Ebok is the man producing field, and last year was essentially a 100% ownership field. The actual ownership is only 50% but as Afren fronted up the capex for much of the initial development, they could recover their capital costs from 100% of the production. They reached their cost recovery point early this year and therefore their interest in the field fell back to the 50% level.
This is the reason for the vast majority of the decline. They have also had some natural decline in their wells, which further development in the 2nd half of the year will more than offset at Ebok, as they are further developing the Central fault block and also initiating development of the northern fault block.
Takeover Chatter Surrounds Genel Energy PLC, Afren Plc & Gulf Keystone Petroleum Limited By Rupert Hargreaves - Tuesday, 9 September, 2014 | See also: AFRGENLGKPGFKSY
For many investors, it will come as no surprise that Genel Energy (LSE: GENL), Afren (LSE: AFR) and Gulf Keystone Petroleum (LSE: GKP) are once again the subject of takeover rumours.
However, it would appear that this time around the rumours have some real substance. Indeed, a combination of sector-low valuations and rising levels of free cash flow have formed a perfect environment to do deals.
Free cash flow According to City analysts, historic trends show that big oil’s appetite for acquisitions tends to reach fever pitch, around a year after oil majors start to generate excess cash. Unfortunately, big oil has been spending more than it can afford on exploration and development during the past few years, so cash has been a scarce commodity.
But now, free cash flow has started to grow again, sparking chatter that big oil could be about to embark on an acquisition spree. For big oil, the depressed valuations of Iraq-focused oil producers could be too hard to pass up. Depressed valuation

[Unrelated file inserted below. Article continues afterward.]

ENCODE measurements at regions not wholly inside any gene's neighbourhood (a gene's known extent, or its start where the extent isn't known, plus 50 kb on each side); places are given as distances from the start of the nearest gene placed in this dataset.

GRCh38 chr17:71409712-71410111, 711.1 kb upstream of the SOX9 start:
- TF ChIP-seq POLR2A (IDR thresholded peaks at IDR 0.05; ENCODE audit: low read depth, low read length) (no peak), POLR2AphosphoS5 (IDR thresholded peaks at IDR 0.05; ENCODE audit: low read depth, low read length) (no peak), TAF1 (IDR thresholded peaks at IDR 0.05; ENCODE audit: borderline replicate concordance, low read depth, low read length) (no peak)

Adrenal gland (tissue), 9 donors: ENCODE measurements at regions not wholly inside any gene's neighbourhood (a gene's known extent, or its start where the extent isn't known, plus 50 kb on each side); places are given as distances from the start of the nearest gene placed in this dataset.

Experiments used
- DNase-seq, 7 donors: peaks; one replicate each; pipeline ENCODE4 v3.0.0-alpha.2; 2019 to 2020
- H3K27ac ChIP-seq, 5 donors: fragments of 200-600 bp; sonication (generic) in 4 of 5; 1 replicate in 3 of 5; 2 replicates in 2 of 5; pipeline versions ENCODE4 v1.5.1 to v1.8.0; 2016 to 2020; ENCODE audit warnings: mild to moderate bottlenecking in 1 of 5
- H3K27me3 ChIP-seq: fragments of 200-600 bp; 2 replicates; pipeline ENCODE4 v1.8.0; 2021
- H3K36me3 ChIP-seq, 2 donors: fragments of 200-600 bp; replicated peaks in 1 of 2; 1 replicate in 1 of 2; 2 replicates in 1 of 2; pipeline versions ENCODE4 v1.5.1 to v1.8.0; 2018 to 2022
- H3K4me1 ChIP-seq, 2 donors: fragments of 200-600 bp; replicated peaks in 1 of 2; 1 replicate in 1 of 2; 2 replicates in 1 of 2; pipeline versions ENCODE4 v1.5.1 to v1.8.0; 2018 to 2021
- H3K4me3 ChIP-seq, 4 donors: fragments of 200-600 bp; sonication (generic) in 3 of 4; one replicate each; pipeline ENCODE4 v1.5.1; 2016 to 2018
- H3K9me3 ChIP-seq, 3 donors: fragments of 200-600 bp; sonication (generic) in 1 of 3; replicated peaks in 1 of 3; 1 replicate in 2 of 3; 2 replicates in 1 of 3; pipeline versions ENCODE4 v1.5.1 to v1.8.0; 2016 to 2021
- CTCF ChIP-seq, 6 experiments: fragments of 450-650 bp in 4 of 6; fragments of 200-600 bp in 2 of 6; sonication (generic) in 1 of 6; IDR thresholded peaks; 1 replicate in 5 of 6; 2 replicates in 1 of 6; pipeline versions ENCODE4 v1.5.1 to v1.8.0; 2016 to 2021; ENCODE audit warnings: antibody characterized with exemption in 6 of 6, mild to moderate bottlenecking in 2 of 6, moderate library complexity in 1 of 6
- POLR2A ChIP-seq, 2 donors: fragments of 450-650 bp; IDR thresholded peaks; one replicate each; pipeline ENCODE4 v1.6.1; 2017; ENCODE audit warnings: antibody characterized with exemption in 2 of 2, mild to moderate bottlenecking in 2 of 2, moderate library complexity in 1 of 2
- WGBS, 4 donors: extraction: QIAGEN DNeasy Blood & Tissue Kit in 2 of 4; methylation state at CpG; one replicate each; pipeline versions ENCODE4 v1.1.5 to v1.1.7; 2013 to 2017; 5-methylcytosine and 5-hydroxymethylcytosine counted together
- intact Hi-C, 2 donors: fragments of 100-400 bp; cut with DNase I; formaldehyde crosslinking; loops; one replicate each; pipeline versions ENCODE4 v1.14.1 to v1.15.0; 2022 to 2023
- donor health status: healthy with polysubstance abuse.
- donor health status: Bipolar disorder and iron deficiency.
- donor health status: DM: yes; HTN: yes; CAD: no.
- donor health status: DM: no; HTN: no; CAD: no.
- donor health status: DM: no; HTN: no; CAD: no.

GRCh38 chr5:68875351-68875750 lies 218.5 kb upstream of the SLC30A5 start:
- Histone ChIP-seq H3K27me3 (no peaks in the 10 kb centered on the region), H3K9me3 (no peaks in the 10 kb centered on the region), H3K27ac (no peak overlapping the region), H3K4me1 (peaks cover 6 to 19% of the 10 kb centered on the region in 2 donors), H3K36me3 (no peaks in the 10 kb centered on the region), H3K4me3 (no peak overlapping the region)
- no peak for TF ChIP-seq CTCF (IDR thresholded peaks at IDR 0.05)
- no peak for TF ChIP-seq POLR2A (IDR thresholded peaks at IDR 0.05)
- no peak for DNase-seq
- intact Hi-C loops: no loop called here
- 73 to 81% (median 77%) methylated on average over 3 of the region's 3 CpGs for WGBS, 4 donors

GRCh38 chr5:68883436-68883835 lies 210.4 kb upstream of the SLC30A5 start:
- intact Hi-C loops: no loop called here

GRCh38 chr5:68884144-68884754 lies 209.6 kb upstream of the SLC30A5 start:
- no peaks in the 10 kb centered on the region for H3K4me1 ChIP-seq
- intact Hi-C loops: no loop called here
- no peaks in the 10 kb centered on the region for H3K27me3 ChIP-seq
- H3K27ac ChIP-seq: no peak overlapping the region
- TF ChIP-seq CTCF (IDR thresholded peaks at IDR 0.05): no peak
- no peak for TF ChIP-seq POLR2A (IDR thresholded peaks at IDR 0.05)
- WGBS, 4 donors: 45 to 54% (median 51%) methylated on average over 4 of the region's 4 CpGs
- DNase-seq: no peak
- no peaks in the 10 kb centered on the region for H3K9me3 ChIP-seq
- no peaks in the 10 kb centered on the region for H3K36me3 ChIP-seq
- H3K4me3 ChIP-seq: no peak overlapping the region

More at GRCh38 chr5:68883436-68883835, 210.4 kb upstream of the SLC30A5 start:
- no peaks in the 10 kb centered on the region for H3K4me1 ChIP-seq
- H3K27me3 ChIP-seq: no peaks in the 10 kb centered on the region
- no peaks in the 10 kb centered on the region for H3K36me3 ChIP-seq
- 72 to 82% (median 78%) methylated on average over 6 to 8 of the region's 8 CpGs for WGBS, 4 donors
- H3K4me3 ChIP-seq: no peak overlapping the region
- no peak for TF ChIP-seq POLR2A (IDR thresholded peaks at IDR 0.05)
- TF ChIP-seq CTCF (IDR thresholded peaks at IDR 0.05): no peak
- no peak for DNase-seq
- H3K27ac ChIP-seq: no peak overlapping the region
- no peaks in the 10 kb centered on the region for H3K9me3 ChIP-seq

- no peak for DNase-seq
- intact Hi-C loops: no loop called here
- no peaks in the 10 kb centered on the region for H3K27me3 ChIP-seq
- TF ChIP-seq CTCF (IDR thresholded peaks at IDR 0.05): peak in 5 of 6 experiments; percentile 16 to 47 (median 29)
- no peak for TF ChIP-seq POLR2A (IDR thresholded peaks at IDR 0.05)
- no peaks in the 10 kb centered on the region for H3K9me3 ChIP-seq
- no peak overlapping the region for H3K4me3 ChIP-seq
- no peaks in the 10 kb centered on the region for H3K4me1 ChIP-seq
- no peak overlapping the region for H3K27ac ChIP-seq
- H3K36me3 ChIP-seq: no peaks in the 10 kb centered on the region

Afren’s valuation is one of the lowest in the oil sector right now. After being hit by a tidal wave of bad news, investors have given the company the cold shoulder.
Still, at present levels some City analysts believe that the company is trading around one third below its core net assets value, an impressive discount.
That said, it’s unlikely that any offer will be made for Afren until the company is able to sort out its management crisis and boost production. Auditor KPMG has been hired to work alongside legal advisers Wilkie Farr & Gallagher on a widening probe regarding unauthorised payments made by Afren’s chief executive and chief operating officer.
Afren has also cut production guidance within the past few weeks, from 40,000 barrels of oil equivalent per day, to 32,000 – 36,000 boed.
Returning to work While Afren is in crisis management mode, Genel and Gulf Keystone are making progress.
Gulf Keystone confirmed a production rate of approximately 20,000 boed during June and expects to double this production by the end of the year. That would give the company a higher output than Afren, although Gulf Keystone’s market capitalisation is still around 40% less than that of its larger peer.
Genel, meanwhile, is expanding out of Iraq and is analysts’ favourite takeover target. Led by Tony Hayward, the former chief executive of BP, Genel is currently in the middle of a high-impact exploration program offshore Morocco. The company’s oil production hit 63,000 boed during the first half, up 50% year on year. The firm’s current cash balance is $973m, including $500m of recently-issued debt.
A risky business Buying a company based on its takeover prospects is never a sensible bet. Still, Genel, Afren
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